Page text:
Interactive learning through modern school architecture – 15 examples

Interactive learning -modern-school-architecture-examples

The term “interactive learning” refers to the acquisition of social, physical and mental knowledge and skills through the exchange of information such as mutual perception and behavior towards one another. The interactivity comes from people and is promoted by different methods, for example: discussions, partner and group work, digital technology (the so-called e-learning), learning environment and others. The interactive learning landscape has a direct influence on the learning process, motivates the children to learn and provides the conditions for them to acquire the necessary knowledge. In order to make the lessons more effective and thus increase the children’s willingness to learn, architects around the world have dealt with modern school architecture. We present 15 excellent architectural projects.

Interactive learning at Ørestad Gymnasium, Copenhagen, Denmark

Interactive learning -modern-school-architecture-denmark-learning-environment

3XN designed the Ørestad Gymnasium building in Copenhagen with the intention of promoting interactive learning and creating a friendly atmosphere in which students can study the school materials together in groups. The modern school architecture is designed to be open and very playful. There are several areas available where students can meet and discuss.

Modern school architecture: Ecopolis Plaza in Madrid, Spain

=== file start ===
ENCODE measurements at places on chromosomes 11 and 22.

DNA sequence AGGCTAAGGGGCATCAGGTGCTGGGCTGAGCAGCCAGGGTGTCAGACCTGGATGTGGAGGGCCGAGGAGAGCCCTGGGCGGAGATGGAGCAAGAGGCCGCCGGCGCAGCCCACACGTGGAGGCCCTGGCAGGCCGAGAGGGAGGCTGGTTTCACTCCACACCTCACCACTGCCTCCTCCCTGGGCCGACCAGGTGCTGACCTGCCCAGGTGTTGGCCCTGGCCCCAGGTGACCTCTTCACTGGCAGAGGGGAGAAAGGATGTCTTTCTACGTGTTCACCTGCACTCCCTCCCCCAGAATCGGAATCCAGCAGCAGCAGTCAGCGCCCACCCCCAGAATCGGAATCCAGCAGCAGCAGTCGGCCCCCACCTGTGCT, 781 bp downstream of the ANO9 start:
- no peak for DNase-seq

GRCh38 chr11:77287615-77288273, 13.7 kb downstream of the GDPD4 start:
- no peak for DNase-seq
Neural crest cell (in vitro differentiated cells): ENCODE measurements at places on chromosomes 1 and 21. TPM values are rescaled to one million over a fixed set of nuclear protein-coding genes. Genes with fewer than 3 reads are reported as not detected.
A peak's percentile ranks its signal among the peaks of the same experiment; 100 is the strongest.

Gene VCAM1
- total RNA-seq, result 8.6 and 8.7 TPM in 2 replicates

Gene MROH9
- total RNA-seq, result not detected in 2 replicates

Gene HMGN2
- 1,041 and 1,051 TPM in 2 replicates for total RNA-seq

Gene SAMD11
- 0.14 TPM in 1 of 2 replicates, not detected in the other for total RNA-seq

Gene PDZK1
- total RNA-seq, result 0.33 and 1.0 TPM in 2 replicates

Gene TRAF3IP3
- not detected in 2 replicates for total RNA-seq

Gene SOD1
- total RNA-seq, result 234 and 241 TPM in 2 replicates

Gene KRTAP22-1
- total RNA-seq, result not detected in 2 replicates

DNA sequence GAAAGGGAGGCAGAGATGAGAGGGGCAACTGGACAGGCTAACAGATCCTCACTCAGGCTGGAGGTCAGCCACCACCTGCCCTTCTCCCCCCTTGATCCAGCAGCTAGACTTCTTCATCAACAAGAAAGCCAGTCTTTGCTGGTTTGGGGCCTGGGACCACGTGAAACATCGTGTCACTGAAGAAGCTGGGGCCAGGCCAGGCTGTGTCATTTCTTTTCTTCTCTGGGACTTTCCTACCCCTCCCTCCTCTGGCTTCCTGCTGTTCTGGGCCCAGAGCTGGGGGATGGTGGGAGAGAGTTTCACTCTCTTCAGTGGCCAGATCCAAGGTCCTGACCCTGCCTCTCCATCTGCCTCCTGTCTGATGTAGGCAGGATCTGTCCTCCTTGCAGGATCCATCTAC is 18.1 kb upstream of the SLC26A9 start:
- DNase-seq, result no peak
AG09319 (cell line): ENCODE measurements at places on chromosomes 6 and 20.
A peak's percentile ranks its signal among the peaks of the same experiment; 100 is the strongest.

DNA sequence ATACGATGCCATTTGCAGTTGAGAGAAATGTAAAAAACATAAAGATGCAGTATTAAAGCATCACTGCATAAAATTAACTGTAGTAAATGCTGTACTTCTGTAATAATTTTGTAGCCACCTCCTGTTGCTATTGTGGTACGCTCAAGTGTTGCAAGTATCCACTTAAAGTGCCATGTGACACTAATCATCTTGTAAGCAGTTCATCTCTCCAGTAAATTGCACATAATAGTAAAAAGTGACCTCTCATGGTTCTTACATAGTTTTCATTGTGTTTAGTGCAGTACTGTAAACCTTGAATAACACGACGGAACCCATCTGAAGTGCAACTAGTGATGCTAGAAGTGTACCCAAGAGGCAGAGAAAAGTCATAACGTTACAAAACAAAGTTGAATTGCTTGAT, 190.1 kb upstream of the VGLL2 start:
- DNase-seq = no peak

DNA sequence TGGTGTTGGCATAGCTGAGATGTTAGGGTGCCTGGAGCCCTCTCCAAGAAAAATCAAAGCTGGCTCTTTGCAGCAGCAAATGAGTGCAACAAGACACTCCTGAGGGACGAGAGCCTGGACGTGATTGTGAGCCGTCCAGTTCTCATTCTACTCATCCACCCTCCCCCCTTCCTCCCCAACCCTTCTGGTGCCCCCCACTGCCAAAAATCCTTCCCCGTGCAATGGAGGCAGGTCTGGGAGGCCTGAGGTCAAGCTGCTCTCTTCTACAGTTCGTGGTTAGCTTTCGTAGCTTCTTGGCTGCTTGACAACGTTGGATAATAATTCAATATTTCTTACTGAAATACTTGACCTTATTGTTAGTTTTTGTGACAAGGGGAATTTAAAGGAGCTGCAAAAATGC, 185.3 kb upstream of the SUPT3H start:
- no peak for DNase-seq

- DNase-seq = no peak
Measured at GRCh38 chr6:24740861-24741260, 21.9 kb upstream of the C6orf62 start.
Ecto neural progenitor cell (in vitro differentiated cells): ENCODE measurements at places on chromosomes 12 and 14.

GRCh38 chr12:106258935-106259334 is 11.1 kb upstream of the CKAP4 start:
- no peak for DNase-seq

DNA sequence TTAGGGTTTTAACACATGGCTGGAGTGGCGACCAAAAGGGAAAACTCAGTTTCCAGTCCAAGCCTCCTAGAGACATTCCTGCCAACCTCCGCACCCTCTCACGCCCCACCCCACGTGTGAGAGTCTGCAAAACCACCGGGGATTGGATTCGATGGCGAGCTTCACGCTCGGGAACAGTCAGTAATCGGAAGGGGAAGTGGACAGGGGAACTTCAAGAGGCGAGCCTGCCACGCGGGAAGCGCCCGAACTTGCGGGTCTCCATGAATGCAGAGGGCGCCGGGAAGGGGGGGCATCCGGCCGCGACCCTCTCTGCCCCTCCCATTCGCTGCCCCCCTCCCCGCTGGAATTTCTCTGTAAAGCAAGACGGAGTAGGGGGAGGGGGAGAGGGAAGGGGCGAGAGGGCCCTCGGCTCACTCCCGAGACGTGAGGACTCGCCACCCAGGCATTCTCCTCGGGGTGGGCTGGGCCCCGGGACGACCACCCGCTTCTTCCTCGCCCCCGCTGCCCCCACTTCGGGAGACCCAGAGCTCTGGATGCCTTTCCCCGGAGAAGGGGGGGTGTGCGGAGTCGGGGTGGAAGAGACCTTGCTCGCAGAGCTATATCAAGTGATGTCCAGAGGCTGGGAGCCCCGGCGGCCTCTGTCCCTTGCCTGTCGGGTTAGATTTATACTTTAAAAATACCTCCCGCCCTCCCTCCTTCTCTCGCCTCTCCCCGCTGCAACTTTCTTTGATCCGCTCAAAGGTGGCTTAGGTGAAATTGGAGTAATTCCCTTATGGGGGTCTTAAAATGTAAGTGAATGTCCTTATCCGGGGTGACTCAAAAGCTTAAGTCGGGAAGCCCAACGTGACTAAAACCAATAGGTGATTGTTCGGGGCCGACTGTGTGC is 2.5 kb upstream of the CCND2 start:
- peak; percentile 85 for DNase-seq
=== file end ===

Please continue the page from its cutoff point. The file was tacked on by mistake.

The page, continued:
Interactive learning -modern-school-architecture-madrid-spain

In 2010, Ecosistema Urbano designed an energy efficient school building in the industrial area of ​​Madrid, Spain. It works as a whole ecosystem and extracts a large part of the electricity and water that are needed on a daily basis. The aim of the project is to educate the children in an environmentally conscious manner and with care for nature. In this way, after years, they become responsible adults who protect and take care of nature.

Interactive learning in Hakusui Kindergarten, Chiba, Japan

Interactive learning -modern-school-architecture-japan

When designing this kindergarten, the architects at Yamazaki Kentaro Design Workshop took into account the most important tasks of young children: to play, to romp and, above all, to have fun. The result was a spacious playground with different areas where the children can explore the world together and in play.

Modern school architecture: Vittra Telefonplan school in Stockholm, Sweden


The new Vittra school in Stockholm is like no other. There are no solid walls, only room dividers that divide the spacious rooms into areas where the lessons take place in a playful learning environment. This promotes the learning process and creates a new learning culture. Instead of conventional school furniture such as desks, chairs and school desks, Rosan Bosch Ltd. Design studio for each area an individual equipment that promotes interactive learning.

Environmentally friendly and with a love for nature: Farming Kindergarten in Dong Nai, Vietnam


This playful building with a green roof is actually a kindergarten that was built for the children in 2016 by employees of a shoe factory in Vietnam. Vo Trong Nghia Architects designed the green area as a playground and vegetable garden at the same time. Although the 18 children’s rooms are partly underground, they are designed so that as much light as possible falls in.

Modern school architecture and interactive learning: Pies Descalzos School, Cartagena, Colombia 


The office of the Colombian architect Giancarlo Mazzanti worked on the design of the school building in a problematic area in Colombia in 2014. Modern school architecture evolves on different levels, visually continuing the hill on which it was built. The school consists of three hexagonal structures that enclose an inner courtyard and thus connect the indoor and outdoor areas. The geometric lattice structure creates a pleasant atmosphere for a sheltered place and serves as a connecting element between the many rooms for children of different ages.

Family Box in Beijing, China